The Boyd County High School was transformed into a tackle shop on Saturday for the first ever Tackle Swap Meet.
The event brought anglers, with tackle to spare and a attracted a crowd of buyers, whose purchases will go a long way to help the newly spawned Bass Fishing Team and Club.
Coach Melvin Lawhorn said the event was a huge success, “It’s really been going good today.” Lawhorn organized the swap “as a way for all the area fisherman to come out and sell some of their stuff and raise some money.”
Some companies did donate items, but a majority of the tackle being sold was brought by fishermen like Mark Bayes, of Durbin.
He came out with dozens of items including rods, bags of soft baits and boxes of various lures on Saturday to “try to make a little bit of money and clean some clutter out of the garage.” Although he’s been fishing for decades, he considers himself “pretty much retired from it.”
A member of the Greenbo Bass Club for years, Bayes said he wanted to support the effort to attract more youth to the sport. “It’s a good thing for the kids,” he said. “There is just so much other stuff that isn’t good for them. The drugs. This is good wholesome fun,” he added.
That’s a sentiment Paul Arnett who plans to volunteer his boat for use by the team shares.
“Right now there are so many drugs for kids to get into, I feel like if you get them out into a sport like that it will keep them out of it. Get them on the right track,” Arnett said, adding “There is nothing better than these kids getting out hunting and fishing, it keeps them busy and keeps them off those Nintendo games and things.”
He hopes more individuals will get involved so children who might not otherwise have access to a boat can join the sport.
“If people want to get involved, I think it would be a good opportunity for them. I look for it to take off and be good for the kids,” Bayes said.
Lawhorn said he believes the sport will grow based on the response from the community and students.
“Not every student can participate in football, baseball, basketball. A lot of students from this area have been raised from the time they are old enough, like I was, to fish. This gives them something they can do. All they have to do is come and have an open mind and have a will to learn, and they can go far with this,” Lawhorn said.
Rick Perry, who has several children participating in the program, pushed hard for the school to add the sport when he found out it had been sanctioned by the Kentucky High School Athletic Association. Not only do his children love it now, he said, but “it’s something they can do until they are old and gray and enjoy it the entire time.”
George Houston said the sport also opens up collegiate opportunities to the students. There are more than 200 colleges nationwide with competitive Bass fishing teams.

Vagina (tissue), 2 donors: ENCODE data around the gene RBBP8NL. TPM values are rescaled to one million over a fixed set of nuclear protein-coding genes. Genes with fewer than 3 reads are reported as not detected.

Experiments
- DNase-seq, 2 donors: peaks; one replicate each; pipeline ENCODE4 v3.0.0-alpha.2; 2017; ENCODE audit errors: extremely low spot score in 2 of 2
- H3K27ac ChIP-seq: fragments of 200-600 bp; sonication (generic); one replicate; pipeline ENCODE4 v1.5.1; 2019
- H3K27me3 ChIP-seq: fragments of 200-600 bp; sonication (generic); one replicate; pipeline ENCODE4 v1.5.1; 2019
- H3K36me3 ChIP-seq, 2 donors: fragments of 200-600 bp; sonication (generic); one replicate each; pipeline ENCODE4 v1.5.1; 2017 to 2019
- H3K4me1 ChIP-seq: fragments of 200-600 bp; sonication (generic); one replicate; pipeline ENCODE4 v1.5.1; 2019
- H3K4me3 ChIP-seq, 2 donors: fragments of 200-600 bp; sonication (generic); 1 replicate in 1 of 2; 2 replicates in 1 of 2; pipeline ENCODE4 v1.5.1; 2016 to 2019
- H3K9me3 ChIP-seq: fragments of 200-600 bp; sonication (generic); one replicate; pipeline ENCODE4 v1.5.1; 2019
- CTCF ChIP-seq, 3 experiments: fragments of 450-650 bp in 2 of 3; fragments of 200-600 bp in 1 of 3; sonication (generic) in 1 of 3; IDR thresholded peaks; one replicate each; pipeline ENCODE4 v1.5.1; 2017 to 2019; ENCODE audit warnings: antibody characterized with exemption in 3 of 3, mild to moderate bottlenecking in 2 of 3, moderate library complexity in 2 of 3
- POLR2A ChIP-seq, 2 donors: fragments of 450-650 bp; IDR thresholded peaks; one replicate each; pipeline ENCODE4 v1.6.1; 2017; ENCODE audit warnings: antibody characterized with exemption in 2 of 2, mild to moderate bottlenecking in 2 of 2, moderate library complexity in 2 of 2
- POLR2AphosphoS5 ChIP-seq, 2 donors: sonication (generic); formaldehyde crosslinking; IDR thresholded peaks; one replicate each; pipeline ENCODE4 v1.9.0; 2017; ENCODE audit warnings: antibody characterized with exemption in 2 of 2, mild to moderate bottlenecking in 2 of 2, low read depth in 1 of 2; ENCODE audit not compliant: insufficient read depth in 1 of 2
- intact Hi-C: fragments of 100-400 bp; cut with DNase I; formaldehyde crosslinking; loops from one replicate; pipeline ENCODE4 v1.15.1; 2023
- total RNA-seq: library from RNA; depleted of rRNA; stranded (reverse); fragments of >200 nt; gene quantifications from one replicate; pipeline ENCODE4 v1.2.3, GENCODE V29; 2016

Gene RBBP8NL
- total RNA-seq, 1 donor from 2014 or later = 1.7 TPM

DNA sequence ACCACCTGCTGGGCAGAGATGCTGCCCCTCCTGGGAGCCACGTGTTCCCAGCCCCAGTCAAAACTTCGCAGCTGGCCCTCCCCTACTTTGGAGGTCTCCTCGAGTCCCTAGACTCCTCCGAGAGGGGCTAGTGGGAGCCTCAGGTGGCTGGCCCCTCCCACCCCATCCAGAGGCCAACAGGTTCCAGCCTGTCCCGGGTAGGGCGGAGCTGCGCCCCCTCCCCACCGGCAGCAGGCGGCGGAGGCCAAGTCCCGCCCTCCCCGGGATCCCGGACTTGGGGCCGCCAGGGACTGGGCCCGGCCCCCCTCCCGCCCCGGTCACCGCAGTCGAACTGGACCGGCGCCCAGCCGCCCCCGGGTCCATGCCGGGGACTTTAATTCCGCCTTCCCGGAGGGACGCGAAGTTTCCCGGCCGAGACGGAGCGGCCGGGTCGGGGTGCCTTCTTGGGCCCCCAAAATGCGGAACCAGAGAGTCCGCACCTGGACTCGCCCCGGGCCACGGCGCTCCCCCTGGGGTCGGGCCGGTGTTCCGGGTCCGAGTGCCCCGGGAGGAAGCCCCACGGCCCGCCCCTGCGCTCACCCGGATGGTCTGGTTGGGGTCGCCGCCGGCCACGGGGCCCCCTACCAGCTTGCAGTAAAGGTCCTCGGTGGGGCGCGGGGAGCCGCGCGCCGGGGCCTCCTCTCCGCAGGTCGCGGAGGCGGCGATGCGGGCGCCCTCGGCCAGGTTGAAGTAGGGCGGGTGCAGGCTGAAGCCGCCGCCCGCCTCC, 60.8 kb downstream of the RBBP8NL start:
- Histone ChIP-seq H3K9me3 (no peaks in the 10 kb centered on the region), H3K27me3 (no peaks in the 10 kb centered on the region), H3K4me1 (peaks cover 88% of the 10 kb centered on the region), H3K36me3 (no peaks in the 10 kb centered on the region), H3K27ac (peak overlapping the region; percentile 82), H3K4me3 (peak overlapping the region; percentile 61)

“I think it’s great,” he said of the program. “It’s an opportunity for them to get a scholarship, and It’s a wonderful opportunity just to go out and do some fishing,” he added.
Students are embracing both.
The two youngest anglers on the team are its only female members. Sixth-grade 12—year—olds Hannah Perry and Taylor Layne are just as excited as the older boys to get on the water and catch some big bass. Both have brothers on the team too. “It’s just a fun way to be outside after school if you want to do something for a team,” said Layne, noting it’s not as individually competitive as other sports.
“I like it because it is an excuse to fish more,” said Perry, whose been fishing for as long as she can remember. The best part about it, she added, is “I beat my brothers at it.”
Even though the girls will be too young to compete this year — they’ll be sitting on the boat as opposed to a bench — they are excited for the upcoming season.
Seniors Gaje Ayres, 17, and Caleb Rogers, 17, share that enthusiasm. The oldest members of the team are ready to hook some wins for the Lions in upcoming tournaments.
“Boyd County is going to make a name for itself in the fishing column,” said Ayres, “I’m excited about that.”
“It’s a month until regionals,” noted Rogers.
“We are going to state this year,” added Ayers.
The seniors have also been helping to coach the younger students, and it’s a role Rogers takes seriously.
“You get kids out in the outdoors, especially kids that may not have a whole lot of family, it keeps them out of trouble and gives them something to do,” he said.
Both said they wish the team had started earlier so they would have longer to participate. They aren’t the only ones.
“I would have loved it. Me and Dad go fishing all the time,” said Jordan Roberts, a 2008 BCHS graduate and a bass fisherman, who was at his alma mater Saturday supporting the event with trucks from his employer, Kentucky Automotive of Grayson.
He thinks the diversity will be good for students who might not get involved in a sport otherwise.
“It’s something different and fun. You don’t have to be real athletic to do it, anyone can learn how to cast, throw a rod and reel and catch some fish,” he said.
CARRIE STAMBAUGH can be reached at (606) 326—2653 or by email at firstname.lastname@example.org